I’ll be travelling for nothing less than 15hours. It’s meant to be a 10-hour journey but put in all the Nigerian factors; bad roads, pot holes, check points that are actually extortion points, car breakdown etc. We will definitely be spending more.
I arrive the park 30 minutes before proposed time for takeoff but move 2 hours later.
I enter into the vehicle and locate my seat, 14. I roger it won’t be a smooth journey, since it’s close to the aisle and a few more passengers will be added along the way, ‘Attachment’ they are called.
A man and woman are arguing behind me, he threatens to slap her, she dares him to try. He rants about her not knowing who he is. She says he is nothing but what all men are “smoke without fire”.
I enter into the vehicle and a chubby woman is seated in a blue dress, chewing loudly at a cub of corn. She breaks it in two and offers me the other half. I shake my head. “Its sweet o” she chews again. “See?” She insists, I take it from her and bite slowly.
“So is he your boyfriend or…” I stare at her, lost.
She points at the window, to my friend who is standing outside pressing his phone. I smile.
“Oh! He is my…”
“My brothers and sisters, let us begin our journey with a word of prayer…” a man interrupts, everybody is calling him pastor. I wonder if he went to a seminary or if he knows about the lost books of the Bible. He urges us to seek God’s forgiveness as we embark or the journey. I look back, everyone’s head is bent.
I think of the last time I kissed my boyfriend, his hand stuck underneath my dress, squeezing my breasts.
‘I’m not a sinner” I say underneath my breath. It wasn’t the kind of thing I was expecting myself to say after the thought of what I had done but it came out and I let it. The woman beside me is chewing at her corn, head bent, face etched on the window as though she was seeing an apparition. She wasn’t praying, I wondered if she knew Jesus, or if God is now forgotten memory to her.
“In Jesus name we have prayed!”
Halfhearted Amens emerged from the lips of the passengers and everyone gets back to eating, to calling their loved ones, to yelling at their kids to behave.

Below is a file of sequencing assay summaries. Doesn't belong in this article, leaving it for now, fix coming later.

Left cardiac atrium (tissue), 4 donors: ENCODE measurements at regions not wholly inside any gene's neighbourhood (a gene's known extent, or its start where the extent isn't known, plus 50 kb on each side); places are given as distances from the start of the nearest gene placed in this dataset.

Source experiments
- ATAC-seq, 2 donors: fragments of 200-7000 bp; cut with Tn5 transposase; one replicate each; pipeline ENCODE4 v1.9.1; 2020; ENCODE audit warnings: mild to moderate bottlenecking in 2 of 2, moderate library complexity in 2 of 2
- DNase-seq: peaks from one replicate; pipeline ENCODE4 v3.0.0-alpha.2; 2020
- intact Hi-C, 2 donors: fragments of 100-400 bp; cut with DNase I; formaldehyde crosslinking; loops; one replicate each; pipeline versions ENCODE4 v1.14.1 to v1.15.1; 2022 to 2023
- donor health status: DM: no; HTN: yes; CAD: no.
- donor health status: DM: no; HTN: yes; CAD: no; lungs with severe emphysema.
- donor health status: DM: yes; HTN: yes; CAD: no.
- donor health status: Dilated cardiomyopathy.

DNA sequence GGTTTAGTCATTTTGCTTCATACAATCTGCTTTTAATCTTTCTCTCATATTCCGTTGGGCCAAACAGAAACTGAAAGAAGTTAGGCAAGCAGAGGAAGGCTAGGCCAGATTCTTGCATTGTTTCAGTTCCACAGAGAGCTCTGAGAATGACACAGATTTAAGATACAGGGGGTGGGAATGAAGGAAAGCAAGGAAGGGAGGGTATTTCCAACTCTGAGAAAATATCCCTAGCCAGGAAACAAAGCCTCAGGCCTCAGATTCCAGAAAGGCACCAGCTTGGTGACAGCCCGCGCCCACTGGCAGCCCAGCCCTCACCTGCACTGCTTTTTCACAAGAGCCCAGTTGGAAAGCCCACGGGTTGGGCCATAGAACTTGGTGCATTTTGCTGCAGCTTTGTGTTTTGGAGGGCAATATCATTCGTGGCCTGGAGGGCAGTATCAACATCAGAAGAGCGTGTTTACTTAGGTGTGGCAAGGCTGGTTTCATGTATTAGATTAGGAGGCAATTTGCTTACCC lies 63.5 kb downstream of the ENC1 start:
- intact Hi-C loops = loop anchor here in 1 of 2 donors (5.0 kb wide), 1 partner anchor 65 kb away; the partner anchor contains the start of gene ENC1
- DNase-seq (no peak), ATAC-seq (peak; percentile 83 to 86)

We get to a checkpoint and there’s a girl on the ground, screaming, clutching to the lifeless body of her younger sister who was crushed by a car while trying to sell groundnut. I wish I hadn’t seen it. Exclamations of Jesus and Heya filled the bus but everyone will move on minutes later, the irony.
We get to one of the towns where we are supposed to pick Attachments, Akwanga. A sea of people rush into the bus, struggling for spots on the Aisle, a man came to stand beside me with a worn out office bag. I study his face, he has known suffering, the kind that spells its name across the creases on your face. He smiled apologetically, I nod vigorously and greet him. I’d later find out through a conversation he is having with someone that he has been a bus conductor most of his life. I hug my hand bag and close my eyes. It’s time to sleep, a tap wakes me from my restful state.
“You haven’t told me who he is to you”
It was the woman sitting beside me.
“Oh! He’s my cousin” I lie.
“Yes, we are all each other’s cousins in this country” I don’t know if she meant it as a joke or to spite me. She however gives me a warm smile, I smile back at her.
“Grace is my name, divorcee” she says it with pride.
“I’m Judith” I stammer.
“Enjoy your trip Judith, we’ll talk more as we go, I really like you and I don’t want you to make same mistakes I made with men.” she smiles again, rests her read on her sit and closes her eyes.
“Nigerians and unsolicited advice” I thought as I closed my eyes to sleep as well. The bus was gradually getting silent, everyone was resting their heads where they could.
We’ll all later be awakened by a loud explosive sound and the screams of “Jesus” and Auzubillahi” with fill the bus. One of the tyres in front had a burst, the bus came to a slow stop, in the middle of nowhere. I look around to see it’s a thick bush, I ask the woman beside me where we are, she says she doesn’t know. She doesn’t seem bothered at all. I whip my phone out to call cousin but there is no signal.
“Everybody down!” Voices emerge from both ends of the bush. I feel my heart sink into my stomach and remember mama’s words “Never travel at night” as I put my face to the ground and hold onto Grace’s hands.
by Farida Adamu
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